February is Black History Month, and West Virginia Universitys Center for Black Culture is marking the moment with a celebration of the music that has moved feet and changed minds for generations.

Black music is an amazing cultural expression,said Todd McFadden, associate director.Its righteous and its relevant, and it cuts across all genres and color lines as it always has.

The old field hollers from the plantation days morphed into the Delta blues, which in turn gave birth to jazz, bebop and rock �€~nroll. The music that came out of the Motown and Stax/Volt recording studios in the 1960s served as a social soundtrack to turbulent times. And from its urban rise in the 1980s, hip hop has helped foster todays spoken word movement, with offerings, McFadden said, that are every bit about identity and place as they are rhymes, beats and personas.

Our theme, �€~When the Music Changes, So Does the Dance,is taken directly from an African proverb,he said.Its about the genius and creativity of recreating ourselves to meet every circumstanceand to do that without ever losing the essence of who we are.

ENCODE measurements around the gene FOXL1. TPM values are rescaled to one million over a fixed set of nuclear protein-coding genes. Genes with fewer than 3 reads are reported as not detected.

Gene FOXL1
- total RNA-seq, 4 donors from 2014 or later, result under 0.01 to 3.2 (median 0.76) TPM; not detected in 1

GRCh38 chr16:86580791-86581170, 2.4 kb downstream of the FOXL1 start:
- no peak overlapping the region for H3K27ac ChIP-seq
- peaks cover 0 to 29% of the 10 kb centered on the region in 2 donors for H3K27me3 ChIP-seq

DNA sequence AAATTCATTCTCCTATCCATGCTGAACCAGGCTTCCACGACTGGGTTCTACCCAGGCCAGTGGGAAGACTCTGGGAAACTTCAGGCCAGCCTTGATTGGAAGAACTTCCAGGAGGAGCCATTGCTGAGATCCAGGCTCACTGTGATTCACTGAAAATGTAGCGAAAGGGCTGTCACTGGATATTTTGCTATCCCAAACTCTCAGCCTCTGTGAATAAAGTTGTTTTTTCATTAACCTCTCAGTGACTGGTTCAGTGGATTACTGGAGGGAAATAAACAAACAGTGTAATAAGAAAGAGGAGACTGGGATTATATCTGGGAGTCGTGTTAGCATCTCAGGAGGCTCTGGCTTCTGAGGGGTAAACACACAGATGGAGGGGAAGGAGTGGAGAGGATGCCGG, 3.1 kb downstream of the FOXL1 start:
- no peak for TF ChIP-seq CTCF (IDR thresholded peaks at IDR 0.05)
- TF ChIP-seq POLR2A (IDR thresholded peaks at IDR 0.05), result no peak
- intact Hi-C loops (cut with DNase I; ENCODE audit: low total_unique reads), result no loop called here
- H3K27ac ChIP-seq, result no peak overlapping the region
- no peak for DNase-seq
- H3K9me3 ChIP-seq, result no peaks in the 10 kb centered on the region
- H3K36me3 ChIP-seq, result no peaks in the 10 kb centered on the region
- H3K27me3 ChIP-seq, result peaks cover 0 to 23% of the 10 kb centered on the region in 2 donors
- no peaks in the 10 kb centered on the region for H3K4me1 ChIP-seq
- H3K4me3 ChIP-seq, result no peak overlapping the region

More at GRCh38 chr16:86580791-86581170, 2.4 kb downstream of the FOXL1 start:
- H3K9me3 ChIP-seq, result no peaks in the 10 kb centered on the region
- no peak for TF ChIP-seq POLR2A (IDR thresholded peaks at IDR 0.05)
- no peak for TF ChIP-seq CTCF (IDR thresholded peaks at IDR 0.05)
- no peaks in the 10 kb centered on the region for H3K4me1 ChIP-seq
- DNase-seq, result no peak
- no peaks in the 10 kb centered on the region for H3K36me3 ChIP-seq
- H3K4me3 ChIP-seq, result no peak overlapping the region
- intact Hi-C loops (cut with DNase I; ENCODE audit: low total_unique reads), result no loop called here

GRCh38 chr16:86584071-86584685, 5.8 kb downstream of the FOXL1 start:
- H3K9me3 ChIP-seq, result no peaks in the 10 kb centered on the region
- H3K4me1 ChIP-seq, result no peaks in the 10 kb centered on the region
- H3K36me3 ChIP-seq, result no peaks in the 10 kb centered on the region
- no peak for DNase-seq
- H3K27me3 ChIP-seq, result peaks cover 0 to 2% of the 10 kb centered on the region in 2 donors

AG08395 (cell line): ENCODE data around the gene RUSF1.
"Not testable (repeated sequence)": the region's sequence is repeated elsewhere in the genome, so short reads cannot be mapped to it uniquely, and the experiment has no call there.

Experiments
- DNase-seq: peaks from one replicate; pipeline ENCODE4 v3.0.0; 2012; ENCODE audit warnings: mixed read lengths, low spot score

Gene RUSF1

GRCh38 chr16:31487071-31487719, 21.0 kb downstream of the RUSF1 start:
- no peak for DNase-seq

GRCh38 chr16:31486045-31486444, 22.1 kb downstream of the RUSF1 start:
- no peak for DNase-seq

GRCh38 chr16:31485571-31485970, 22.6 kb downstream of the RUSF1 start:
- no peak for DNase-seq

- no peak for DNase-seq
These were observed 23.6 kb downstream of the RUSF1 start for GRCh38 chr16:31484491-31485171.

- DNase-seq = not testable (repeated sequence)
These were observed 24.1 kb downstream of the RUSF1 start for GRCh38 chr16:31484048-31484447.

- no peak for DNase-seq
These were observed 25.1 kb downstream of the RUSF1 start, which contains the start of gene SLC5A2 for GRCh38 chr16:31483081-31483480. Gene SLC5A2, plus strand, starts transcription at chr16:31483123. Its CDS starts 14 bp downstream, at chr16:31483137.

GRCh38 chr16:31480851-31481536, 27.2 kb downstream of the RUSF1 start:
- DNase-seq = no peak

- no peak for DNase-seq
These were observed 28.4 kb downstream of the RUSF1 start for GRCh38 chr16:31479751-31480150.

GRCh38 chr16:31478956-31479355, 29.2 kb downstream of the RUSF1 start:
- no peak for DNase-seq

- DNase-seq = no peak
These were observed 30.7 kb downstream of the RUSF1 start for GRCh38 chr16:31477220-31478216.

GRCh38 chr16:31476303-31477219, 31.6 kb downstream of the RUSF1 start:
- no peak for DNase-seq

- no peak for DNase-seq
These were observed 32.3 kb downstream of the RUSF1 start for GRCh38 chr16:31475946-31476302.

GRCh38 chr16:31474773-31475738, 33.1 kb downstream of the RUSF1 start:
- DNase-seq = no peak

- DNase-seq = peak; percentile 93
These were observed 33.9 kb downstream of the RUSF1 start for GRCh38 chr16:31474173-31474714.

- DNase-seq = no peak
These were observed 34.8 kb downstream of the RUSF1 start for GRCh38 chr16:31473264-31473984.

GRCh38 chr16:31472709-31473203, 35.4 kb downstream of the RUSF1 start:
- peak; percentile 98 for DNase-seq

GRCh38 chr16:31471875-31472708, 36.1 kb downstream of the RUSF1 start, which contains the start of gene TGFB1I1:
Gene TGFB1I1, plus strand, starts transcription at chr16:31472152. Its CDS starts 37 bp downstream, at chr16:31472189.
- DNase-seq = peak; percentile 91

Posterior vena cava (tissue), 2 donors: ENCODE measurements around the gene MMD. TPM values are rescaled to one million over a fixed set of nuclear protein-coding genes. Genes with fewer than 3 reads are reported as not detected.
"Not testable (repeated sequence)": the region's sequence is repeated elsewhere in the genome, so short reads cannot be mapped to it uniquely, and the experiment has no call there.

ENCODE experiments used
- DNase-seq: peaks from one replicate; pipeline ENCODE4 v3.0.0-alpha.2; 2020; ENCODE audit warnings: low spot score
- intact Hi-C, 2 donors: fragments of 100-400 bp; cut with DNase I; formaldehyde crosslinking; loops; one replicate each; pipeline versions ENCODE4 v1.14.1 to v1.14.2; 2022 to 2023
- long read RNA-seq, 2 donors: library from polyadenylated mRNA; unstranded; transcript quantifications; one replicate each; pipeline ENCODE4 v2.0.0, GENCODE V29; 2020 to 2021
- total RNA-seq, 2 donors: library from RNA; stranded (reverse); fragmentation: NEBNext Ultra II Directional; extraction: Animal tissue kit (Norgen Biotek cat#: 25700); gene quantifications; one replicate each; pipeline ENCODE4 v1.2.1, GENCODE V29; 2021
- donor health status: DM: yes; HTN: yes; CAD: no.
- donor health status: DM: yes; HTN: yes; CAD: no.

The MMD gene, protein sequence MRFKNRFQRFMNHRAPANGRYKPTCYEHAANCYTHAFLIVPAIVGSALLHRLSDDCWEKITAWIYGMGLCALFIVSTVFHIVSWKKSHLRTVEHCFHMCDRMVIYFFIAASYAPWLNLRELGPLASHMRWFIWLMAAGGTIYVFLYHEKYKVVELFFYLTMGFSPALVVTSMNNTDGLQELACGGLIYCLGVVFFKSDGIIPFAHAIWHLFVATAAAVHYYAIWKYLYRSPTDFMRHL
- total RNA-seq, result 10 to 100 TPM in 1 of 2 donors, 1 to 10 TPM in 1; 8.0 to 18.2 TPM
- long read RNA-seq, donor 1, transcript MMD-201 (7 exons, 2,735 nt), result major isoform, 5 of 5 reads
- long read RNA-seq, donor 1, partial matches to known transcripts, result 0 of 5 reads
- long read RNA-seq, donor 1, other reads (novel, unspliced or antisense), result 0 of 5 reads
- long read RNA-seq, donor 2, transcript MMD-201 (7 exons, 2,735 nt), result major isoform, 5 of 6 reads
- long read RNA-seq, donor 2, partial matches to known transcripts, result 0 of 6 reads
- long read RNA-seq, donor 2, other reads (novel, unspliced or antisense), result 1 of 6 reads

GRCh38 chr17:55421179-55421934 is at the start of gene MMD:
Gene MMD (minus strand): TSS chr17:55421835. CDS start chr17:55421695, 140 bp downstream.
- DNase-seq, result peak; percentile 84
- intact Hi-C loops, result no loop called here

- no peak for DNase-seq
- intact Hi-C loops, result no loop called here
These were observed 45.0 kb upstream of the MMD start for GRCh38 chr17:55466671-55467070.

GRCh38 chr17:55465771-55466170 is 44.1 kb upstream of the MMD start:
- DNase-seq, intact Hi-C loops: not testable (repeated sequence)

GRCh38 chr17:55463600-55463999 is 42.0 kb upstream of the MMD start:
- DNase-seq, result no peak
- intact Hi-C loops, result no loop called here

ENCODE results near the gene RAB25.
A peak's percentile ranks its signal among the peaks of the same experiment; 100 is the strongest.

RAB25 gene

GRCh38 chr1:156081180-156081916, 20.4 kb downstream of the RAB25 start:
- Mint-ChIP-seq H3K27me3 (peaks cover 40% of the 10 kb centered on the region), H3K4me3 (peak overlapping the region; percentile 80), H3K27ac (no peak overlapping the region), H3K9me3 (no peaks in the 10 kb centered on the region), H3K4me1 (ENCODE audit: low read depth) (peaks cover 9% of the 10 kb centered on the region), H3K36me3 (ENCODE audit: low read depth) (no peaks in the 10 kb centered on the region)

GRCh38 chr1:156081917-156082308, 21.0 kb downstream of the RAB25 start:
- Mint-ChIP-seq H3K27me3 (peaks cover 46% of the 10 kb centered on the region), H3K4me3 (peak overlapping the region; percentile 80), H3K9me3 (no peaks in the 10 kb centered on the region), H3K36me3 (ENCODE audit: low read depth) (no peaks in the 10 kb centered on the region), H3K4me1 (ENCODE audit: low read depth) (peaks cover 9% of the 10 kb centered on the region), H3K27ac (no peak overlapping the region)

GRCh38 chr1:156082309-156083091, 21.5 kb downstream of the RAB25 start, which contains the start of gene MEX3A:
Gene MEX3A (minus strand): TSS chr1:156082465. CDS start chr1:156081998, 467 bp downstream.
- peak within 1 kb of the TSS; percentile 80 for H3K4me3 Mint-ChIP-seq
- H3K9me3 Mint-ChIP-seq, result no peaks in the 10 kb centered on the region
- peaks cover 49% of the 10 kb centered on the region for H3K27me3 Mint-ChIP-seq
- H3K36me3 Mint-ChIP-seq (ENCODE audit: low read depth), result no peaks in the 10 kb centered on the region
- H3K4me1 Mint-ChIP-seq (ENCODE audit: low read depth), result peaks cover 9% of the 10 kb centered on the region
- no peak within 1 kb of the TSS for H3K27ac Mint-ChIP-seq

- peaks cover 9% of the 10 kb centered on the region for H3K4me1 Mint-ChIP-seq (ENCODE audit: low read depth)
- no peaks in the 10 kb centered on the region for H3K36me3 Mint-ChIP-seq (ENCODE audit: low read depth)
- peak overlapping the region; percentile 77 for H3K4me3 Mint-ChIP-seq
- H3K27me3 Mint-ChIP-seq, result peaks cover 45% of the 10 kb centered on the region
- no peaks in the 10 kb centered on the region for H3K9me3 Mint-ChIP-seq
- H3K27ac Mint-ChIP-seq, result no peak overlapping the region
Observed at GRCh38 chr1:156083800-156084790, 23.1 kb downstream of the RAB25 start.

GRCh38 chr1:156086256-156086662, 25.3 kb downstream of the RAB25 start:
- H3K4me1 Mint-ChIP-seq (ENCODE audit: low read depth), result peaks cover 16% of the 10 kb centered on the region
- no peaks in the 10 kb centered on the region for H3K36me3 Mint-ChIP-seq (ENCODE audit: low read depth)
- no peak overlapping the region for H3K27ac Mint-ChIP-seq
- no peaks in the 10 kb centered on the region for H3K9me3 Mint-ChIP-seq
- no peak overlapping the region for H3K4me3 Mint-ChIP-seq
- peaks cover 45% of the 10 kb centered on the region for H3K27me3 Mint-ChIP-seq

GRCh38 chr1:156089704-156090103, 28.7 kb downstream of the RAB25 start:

During WVU s annual Black History Month celebration, its also about taking in a full range of events that are insightful, exhilarating and entertaining.

Acclaimed Spoken Word artist Freedom Speaks will read from her works, and WVU Arts and Entertainment will host a special performance of Richard LoringsAfrican Footprint,a look at the history of South Africa through a breathtaking blend of Afro-centric and Euro-centric music and dance.

Schedule of events:

  • Images from Katrina: A Survivors Story,photo exhibit by Greg Avery, Monongalia Arts Center, downtown Morgantown; continues through Feb. 22
  • Feb. 5The Black Light Lounge,evening of poetry, art and music with special guest, Spoken Word artist Freedom Speaks, 7 p.m., Erickson Alumni Center
  • Feb. 20The State of Black Music, from Classical to Hip-Hop,panel featuring Constina Charbonnette, Kevin Frieson and Janis Rezena Peri, 7 p.m., Mountainlair Rhododendron Room
  • Feb. 25Richard LoringsAfrican Footprint, WVU Arts and Entertainment presentation, 7:30 p.m., Creative Arts Center. Tickets: Mountainlair or Creative Arts Center box offices, Ticketmaster outlets (including Giant Eagle below the Mountaineer mall), http://www.ticketmaster.com/ or 304-292-0220
  • Feb. 27Teresa Reed discussing her book,The Holy Profane: Religion in Black Popular Music,7 p.m., Mountainlair Rhododendron Room
  • Feb. 28African American Read-In,read-aloud event hosted by Sigma Tau Delta English honor society and Center for Black Culture, 7 p.m. Mountainlair (room to be announced)

For more information on Black History Month at WVU , contact McFadden at todd.mcfadden@mail.wvu or 304-293-7029.